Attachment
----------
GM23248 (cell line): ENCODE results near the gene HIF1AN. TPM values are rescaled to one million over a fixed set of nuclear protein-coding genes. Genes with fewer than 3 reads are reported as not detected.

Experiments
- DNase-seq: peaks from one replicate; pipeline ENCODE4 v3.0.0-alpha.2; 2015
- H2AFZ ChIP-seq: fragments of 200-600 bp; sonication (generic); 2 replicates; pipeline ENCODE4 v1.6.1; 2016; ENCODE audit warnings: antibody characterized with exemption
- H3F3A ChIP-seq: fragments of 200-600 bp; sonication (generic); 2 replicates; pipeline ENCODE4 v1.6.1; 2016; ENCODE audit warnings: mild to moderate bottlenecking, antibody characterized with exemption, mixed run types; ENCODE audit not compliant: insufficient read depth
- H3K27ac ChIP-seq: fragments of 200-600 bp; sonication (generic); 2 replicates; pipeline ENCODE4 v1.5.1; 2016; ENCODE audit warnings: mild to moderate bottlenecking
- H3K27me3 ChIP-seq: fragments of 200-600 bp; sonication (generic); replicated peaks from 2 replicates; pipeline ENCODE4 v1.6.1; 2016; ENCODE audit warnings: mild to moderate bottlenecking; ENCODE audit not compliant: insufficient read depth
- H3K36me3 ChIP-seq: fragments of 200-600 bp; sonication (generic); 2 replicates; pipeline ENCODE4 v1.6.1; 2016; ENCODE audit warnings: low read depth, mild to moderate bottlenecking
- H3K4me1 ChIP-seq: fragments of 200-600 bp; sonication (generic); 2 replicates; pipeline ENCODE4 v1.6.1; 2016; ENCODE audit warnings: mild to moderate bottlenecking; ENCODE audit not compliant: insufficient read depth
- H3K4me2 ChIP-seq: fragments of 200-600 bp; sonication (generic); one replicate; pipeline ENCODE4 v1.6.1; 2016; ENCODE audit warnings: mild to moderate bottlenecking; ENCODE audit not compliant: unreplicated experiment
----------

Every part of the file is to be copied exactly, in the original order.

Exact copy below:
GM23248 (cell line): ENCODE results near the gene HIF1AN. TPM values are rescaled to one million over a fixed set of nuclear protein-coding genes. Genes with fewer than 3 reads are reported as not detected.

Experiments
- DNase-seq: peaks from one replicate; pipeline ENCODE4 v3.0.0-alpha.2; 2015
- H2AFZ ChIP-seq: fragments of 200-600 bp; sonication (generic); 2 replicates; pipeline ENCODE4 v1.6.1; 2016; ENCODE audit warnings: antibody characterized with exemption
- H3F3A ChIP-seq: fragments of 200-600 bp; sonication (generic); 2 replicates; pipeline ENCODE4 v1.6.1; 2016; ENCODE audit warnings: mild to moderate bottlenecking, antibody characterized with exemption, mixed run types; ENCODE audit not compliant: insufficient read depth
- H3K27ac ChIP-seq: fragments of 200-600 bp; sonication (generic); 2 replicates; pipeline ENCODE4 v1.5.1; 2016; ENCODE audit warnings: mild to moderate bottlenecking
- H3K27me3 ChIP-seq: fragments of 200-600 bp; sonication (generic); replicated peaks from 2 replicates; pipeline ENCODE4 v1.6.1; 2016; ENCODE audit warnings: mild to moderate bottlenecking; ENCODE audit not compliant: insufficient read depth
- H3K36me3 ChIP-seq: fragments of 200-600 bp; sonication (generic); 2 replicates; pipeline ENCODE4 v1.6.1; 2016; ENCODE audit warnings: low read depth, mild to moderate bottlenecking
- H3K4me1 ChIP-seq: fragments of 200-600 bp; sonication (generic); 2 replicates; pipeline ENCODE4 v1.6.1; 2016; ENCODE audit warnings: mild to moderate bottlenecking; ENCODE audit not compliant: insufficient read depth
- H3K4me2 ChIP-seq: fragments of 200-600 bp; sonication (generic); one replicate; pipeline ENCODE4 v1.6.1; 2016; ENCODE audit warnings: mild to moderate bottlenecking; ENCODE audit not compliant: unreplicated experiment